The former residence of Wang Xizhi, the king of Chinese calligraphy, reopened to tourists Friday after having been closed for renovation since last year.
Around 1,000 guests, including representatives from the painting and calligraphy circles of China, Japan, the Republic of Korea, the United States and Singapore, together with Russian and Israeli diplomatic envoys to China, visited the restored residence, located in the city of Linyi, east China's Shandong province.
According to Li Qun, secretary of the Linyi City Committee of the Communist Party of China, the renovation cost over 67 million yuan (US$8 million) in total. The residence now covers an area of 5.3 hectares, five times larger than before.
"We can create anything except historic relics," Li said. "We must perfectly handle the relationship between protection and construction in the economic development and do a good job in preserving treasures left by our ancestors. We have to be responsible for history and the future."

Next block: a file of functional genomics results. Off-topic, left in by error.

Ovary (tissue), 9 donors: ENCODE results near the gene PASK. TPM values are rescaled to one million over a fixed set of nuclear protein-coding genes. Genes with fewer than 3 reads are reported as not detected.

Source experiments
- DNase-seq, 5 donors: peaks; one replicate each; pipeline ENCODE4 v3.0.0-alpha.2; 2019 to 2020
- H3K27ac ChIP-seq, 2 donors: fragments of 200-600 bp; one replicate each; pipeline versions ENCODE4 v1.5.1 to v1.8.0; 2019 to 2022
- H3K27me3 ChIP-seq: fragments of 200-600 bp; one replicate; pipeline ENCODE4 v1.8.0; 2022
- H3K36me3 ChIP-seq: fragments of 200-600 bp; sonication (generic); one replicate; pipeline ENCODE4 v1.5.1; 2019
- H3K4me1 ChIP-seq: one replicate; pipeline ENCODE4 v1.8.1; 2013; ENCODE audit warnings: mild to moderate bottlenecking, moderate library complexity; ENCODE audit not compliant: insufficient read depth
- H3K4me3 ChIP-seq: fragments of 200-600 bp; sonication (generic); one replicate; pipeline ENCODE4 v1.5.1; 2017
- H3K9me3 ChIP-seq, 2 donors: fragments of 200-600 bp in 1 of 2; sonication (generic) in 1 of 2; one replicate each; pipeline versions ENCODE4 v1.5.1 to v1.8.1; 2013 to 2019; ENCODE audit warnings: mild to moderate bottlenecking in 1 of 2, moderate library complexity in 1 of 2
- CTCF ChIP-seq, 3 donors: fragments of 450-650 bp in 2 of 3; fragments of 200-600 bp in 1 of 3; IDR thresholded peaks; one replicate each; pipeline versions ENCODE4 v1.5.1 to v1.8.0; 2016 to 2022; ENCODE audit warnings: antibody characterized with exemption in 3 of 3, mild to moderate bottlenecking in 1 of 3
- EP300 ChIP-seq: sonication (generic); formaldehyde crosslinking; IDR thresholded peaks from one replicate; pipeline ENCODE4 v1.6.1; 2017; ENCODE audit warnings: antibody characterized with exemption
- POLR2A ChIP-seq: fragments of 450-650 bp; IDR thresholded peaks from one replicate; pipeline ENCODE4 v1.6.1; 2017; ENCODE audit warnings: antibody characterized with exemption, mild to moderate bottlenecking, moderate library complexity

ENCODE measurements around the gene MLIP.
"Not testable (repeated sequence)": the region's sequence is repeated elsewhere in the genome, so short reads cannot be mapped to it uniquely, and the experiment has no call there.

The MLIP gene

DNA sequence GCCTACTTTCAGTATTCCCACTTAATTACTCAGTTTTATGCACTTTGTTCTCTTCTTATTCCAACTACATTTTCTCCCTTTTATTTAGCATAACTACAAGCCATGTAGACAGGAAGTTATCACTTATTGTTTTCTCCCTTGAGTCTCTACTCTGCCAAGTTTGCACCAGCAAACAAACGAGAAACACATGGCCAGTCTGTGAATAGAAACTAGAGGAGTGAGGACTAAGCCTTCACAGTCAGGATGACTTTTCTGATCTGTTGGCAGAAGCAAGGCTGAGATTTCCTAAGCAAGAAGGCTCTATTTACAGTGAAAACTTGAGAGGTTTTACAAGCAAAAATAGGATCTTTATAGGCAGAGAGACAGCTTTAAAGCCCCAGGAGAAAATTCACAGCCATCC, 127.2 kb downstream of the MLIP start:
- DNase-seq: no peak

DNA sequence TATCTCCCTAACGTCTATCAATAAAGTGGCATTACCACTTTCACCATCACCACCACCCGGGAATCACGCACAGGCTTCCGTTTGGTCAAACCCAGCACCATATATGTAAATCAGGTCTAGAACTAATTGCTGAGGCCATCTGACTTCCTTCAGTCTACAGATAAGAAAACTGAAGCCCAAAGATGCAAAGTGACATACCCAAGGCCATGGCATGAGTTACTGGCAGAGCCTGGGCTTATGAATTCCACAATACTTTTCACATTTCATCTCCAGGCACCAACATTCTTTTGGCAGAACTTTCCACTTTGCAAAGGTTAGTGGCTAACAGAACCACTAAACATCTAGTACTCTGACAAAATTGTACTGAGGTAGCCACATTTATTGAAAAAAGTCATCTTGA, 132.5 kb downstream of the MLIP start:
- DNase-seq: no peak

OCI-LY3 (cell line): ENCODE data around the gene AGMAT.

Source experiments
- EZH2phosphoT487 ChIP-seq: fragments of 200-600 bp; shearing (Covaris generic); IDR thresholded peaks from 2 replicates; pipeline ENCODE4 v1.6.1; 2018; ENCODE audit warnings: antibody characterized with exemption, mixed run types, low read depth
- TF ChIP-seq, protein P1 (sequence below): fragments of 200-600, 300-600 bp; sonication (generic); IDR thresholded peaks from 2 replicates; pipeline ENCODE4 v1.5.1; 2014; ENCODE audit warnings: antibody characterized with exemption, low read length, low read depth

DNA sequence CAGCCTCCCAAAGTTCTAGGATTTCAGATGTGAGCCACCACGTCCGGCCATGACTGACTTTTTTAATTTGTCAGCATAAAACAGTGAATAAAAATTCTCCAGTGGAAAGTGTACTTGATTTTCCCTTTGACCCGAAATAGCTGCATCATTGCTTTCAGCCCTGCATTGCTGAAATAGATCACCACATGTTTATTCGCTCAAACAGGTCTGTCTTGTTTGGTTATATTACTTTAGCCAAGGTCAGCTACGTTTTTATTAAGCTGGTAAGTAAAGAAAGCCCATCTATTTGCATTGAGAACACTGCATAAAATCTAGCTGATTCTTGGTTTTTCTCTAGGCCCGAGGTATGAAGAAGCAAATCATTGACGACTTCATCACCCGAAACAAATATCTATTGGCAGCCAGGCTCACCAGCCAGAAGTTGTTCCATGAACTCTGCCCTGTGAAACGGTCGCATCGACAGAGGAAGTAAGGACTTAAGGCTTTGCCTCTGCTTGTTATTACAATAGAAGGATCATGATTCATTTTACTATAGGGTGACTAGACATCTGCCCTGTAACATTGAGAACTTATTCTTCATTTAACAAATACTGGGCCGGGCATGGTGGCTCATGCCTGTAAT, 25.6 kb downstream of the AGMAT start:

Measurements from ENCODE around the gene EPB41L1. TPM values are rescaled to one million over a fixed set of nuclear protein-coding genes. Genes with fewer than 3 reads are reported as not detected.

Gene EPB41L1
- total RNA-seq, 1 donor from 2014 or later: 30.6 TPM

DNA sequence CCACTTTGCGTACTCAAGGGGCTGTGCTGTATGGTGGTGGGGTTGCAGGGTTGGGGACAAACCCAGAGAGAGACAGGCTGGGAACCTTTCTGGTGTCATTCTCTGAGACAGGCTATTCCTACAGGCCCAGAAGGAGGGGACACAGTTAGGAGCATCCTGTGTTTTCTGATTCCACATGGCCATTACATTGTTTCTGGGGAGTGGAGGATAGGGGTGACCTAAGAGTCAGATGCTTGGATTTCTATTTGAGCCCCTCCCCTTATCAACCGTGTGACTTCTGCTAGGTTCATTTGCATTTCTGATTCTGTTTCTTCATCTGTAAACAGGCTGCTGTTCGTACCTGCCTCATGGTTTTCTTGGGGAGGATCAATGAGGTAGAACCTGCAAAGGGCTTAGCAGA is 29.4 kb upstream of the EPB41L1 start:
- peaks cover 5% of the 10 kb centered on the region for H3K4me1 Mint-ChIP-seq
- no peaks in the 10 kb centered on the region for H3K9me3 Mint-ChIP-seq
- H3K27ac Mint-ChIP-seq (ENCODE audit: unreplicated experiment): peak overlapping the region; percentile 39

In the renovated residence, the already existing relics like an ink stone washing pond and book drying site are still open to tourists. There are also some new scenic spots, such as a temple and a goose pond, adding color to the home.
Wang Xizhi (303-361), of the Eastern Jin Dynasty (317-420), was China's most prominent calligrapher. His calligraphy works, using his own style, were imitated by hundreds of thousands of people and exerted great influence on the calligraphy circle both at home and abroad.
(Xinhua News Agency October 17, 2003)